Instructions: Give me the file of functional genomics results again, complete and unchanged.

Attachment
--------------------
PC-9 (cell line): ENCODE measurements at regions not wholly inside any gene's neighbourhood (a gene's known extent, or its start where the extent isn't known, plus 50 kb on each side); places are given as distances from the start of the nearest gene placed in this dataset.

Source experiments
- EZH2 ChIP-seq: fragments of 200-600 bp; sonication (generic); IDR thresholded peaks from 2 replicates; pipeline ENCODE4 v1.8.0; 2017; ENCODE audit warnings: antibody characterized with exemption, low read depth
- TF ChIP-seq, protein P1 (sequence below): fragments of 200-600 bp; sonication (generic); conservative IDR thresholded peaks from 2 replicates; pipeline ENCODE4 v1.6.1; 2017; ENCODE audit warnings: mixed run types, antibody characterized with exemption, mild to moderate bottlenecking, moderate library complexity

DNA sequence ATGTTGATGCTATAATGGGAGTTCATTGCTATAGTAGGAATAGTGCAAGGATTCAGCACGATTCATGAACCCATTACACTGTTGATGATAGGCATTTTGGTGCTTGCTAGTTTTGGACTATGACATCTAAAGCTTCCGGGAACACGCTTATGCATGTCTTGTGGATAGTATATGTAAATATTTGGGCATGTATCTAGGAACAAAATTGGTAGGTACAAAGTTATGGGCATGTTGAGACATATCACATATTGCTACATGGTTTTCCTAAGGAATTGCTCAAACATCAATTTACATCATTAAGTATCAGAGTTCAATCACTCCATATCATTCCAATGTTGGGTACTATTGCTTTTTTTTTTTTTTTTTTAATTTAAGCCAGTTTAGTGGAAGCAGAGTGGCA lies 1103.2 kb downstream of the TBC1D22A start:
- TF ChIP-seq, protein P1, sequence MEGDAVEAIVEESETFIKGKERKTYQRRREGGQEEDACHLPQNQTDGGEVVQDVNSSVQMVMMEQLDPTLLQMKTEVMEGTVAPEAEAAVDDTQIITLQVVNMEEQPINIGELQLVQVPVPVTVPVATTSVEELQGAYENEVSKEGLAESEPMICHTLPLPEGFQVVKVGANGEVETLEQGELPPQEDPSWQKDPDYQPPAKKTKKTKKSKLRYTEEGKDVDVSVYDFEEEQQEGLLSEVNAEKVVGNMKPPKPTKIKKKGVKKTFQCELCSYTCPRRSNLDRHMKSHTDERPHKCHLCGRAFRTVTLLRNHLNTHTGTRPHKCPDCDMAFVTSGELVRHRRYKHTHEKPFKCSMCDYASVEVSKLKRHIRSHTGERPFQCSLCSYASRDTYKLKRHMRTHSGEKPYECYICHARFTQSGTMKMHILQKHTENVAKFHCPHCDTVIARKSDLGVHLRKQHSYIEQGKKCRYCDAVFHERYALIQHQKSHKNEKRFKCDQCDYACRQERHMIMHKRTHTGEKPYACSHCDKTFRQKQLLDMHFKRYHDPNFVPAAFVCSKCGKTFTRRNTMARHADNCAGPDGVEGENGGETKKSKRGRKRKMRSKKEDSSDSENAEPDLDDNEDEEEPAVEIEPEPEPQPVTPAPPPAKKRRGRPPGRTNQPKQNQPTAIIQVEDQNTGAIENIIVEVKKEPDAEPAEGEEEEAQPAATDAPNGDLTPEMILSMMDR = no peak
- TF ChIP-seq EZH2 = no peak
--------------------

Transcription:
PC-9 (cell line): ENCODE measurements at regions not wholly inside any gene's neighbourhood (a gene's known extent, or its start where the extent isn't known, plus 50 kb on each side); places are given as distances from the start of the nearest gene placed in this dataset.

Source experiments
- EZH2 ChIP-seq: fragments of 200-600 bp; sonication (generic); IDR thresholded peaks from 2 replicates; pipeline ENCODE4 v1.8.0; 2017; ENCODE audit warnings: antibody characterized with exemption, low read depth
- TF ChIP-seq, protein P1 (sequence below): fragments of 200-600 bp; sonication (generic); conservative IDR thresholded peaks from 2 replicates; pipeline ENCODE4 v1.6.1; 2017; ENCODE audit warnings: mixed run types, antibody characterized with exemption, mild to moderate bottlenecking, moderate library complexity

DNA sequence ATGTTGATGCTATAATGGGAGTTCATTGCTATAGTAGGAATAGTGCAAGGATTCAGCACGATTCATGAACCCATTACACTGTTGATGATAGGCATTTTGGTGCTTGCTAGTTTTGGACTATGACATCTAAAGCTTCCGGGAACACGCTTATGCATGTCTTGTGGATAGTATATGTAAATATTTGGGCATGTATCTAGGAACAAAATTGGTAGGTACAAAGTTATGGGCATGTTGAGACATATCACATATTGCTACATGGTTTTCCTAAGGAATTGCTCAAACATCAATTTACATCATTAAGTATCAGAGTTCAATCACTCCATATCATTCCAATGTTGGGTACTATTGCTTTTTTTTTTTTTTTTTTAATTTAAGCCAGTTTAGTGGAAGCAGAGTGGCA lies 1103.2 kb downstream of the TBC1D22A start:
- TF ChIP-seq, protein P1, sequence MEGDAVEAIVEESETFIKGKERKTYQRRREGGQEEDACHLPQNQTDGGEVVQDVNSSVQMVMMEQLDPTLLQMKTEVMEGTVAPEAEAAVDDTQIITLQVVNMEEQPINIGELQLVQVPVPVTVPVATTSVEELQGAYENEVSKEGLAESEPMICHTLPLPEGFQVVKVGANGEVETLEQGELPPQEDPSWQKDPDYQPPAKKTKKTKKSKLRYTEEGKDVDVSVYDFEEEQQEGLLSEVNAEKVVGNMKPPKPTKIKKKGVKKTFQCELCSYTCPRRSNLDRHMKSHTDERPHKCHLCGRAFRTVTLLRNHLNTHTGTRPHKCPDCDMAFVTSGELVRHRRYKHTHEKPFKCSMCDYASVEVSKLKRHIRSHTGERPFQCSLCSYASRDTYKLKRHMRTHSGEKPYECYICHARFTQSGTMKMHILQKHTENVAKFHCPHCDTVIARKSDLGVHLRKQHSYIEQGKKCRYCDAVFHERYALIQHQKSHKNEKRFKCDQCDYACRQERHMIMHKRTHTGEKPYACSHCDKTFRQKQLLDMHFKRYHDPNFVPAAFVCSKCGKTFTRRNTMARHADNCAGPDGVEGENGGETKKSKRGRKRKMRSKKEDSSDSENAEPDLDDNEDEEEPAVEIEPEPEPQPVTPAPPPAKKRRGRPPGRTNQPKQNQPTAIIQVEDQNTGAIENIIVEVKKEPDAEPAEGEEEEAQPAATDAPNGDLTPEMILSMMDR = no peak
- TF ChIP-seq EZH2 = no peak